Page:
Black women undergoing surgery to remove uterine fibroids (leiomyomata or benign tumors) are more than twice as likely to have in-hospital complications or blood transfusion as white women, according to this study. These greater problems among black women compared with white women are largely attributable to differences in uterine size and number of fibroids. Black women undergoing hysterectomy have more fibroids and larger uterine size compared with white women who have a hysterectomy. The researchers examined medical charts of 225 women (53 percent black and 47 percent white) who underwent abdominal myomectomies at one university medical center from 1992 to 1998. They examined patient characteristics, surgical indications, preoperative hematocrit, operative findings, and complications, including transfusion.

Black women were more likely to have uteri with more than four fibroids and less likely to have only one fibroid. Black women were also 2.48 times more likely to have a complication and 2.28 times more likely to require a transfusion than white women. However, race was no longer a significant predictor of complications after adjustment for uterine size, number of fibroids, and coexisting illnesses. A uterine size more than 500 g and more than four uterine fibroids each nearly doubled the likelihood of complications. Coexisting illnesses nearly tripled the risk. A similar pattern was seen for blood transfusion.

Siminoff, L.A., Lawrence, R.H., and Arnold, R.M. (2003). "Comparison of black and white families' experiences and perceptions regarding organ donation requests." Critical Care Medicine 31(1), pp. 146-151.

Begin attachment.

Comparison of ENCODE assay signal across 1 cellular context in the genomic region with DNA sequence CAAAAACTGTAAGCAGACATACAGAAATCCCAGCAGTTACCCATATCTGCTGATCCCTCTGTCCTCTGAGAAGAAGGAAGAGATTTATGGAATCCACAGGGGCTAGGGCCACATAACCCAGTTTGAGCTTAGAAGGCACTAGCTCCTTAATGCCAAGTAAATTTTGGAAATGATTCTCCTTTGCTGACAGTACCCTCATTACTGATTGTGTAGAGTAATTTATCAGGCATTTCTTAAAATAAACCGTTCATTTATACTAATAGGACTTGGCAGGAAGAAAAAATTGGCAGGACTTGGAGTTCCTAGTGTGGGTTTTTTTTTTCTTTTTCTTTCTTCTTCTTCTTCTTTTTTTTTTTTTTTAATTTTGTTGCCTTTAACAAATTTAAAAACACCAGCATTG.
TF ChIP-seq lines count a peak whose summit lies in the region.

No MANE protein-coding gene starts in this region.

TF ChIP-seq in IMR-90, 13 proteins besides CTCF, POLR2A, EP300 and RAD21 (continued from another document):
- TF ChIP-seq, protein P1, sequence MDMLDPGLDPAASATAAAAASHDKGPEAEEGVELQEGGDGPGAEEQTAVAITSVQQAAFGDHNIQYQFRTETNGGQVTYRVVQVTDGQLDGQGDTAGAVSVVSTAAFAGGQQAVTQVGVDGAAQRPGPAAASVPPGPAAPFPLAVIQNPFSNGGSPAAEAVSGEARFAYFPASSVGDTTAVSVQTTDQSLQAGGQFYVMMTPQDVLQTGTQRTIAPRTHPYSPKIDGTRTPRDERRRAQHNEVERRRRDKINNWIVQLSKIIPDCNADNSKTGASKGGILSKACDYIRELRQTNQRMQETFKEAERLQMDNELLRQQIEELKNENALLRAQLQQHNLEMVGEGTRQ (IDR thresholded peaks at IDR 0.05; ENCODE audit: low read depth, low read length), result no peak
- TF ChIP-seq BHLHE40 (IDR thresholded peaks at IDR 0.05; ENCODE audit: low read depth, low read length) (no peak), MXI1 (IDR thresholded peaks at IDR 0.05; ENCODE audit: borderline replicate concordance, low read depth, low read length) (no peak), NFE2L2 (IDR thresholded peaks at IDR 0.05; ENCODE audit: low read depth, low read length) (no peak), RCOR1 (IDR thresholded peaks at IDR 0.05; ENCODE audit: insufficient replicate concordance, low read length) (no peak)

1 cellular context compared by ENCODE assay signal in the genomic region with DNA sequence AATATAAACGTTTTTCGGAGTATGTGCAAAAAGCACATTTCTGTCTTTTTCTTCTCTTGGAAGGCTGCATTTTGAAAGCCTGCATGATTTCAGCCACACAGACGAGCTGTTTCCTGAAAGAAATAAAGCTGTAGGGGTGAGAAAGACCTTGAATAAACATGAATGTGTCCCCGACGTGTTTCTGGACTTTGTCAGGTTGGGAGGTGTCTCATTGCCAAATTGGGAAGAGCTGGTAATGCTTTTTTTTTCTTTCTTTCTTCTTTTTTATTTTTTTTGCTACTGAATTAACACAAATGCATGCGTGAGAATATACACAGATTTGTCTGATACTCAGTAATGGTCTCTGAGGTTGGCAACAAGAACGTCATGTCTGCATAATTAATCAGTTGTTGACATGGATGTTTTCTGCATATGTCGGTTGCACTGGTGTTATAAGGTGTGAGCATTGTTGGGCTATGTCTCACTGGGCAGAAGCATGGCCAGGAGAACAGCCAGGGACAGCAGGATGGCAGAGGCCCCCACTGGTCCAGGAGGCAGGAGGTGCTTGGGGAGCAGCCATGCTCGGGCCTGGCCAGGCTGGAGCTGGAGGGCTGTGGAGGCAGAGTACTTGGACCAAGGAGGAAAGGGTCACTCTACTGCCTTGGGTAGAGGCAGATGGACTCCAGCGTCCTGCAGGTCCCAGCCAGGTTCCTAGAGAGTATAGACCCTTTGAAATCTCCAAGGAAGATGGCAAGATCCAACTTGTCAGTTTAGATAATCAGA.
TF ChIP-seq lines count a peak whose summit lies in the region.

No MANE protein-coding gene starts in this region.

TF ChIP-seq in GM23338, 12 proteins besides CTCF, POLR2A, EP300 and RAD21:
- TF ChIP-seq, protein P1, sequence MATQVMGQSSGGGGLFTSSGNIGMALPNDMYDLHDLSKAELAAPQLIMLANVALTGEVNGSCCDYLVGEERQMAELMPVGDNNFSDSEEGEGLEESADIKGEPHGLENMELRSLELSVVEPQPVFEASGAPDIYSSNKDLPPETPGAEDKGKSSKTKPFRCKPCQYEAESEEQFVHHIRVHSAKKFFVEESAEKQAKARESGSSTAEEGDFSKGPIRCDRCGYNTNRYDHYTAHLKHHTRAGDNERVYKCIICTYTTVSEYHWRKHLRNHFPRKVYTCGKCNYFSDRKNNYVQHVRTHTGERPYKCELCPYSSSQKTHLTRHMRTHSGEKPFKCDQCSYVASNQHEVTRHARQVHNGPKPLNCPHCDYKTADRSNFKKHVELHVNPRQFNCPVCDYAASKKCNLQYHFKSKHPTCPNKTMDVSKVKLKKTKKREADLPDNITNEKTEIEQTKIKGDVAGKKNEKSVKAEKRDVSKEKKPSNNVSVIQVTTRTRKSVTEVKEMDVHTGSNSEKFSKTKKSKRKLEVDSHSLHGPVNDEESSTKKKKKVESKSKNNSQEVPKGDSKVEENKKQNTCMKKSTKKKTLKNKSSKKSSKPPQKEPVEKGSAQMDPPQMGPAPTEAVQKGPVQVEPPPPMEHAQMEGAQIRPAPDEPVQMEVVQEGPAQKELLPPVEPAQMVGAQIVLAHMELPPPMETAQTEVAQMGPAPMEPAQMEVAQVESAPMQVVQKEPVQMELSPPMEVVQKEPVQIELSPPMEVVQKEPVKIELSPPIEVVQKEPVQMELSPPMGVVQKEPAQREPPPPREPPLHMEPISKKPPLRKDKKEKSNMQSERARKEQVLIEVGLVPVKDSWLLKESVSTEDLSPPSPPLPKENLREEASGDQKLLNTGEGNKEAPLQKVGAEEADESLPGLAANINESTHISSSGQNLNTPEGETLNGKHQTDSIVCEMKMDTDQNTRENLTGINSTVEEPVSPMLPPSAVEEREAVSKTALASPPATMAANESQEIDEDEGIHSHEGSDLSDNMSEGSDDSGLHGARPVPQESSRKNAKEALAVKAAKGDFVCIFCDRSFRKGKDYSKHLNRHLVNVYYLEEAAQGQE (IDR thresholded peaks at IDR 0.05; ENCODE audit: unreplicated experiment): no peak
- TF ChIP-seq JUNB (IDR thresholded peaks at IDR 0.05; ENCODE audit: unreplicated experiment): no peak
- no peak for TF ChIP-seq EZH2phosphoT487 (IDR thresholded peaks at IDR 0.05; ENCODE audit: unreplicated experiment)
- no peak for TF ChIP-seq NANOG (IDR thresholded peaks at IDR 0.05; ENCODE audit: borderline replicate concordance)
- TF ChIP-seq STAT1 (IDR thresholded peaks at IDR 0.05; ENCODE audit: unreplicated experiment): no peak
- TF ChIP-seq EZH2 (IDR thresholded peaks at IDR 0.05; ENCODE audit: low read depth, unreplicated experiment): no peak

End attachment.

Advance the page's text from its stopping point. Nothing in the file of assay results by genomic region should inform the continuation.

Black families are less likely than white families to agree to organ donation and experience different interactions with the health care team related to donation. The researchers reviewed the medical charts of 415 organ donor-eligible deceased patients (61 black and 354 white) and conducted interviews with family members of the decedents and with health care providers and organ procurement organization staff about encounters with these families.

Black families had less knowledge than white families about their family member's wishes and expressed less-favorable attitudes toward organ donation and the health care system. They were less likely to believe that they would be treated fairly or that the system is equitable. Black families were less likely to be correctly perceived as receptive to organ donation at initial request. Black families were also less likely to have spoken to an organ procurement organization representative and were given fewer opportunities to consider the decision with members of the health care team.

The researchers suggest that openness about organ donation should be encouraged in the black community, and health care providers and organ procurement organizations should change their attitudes and practices toward black families as potential donor families.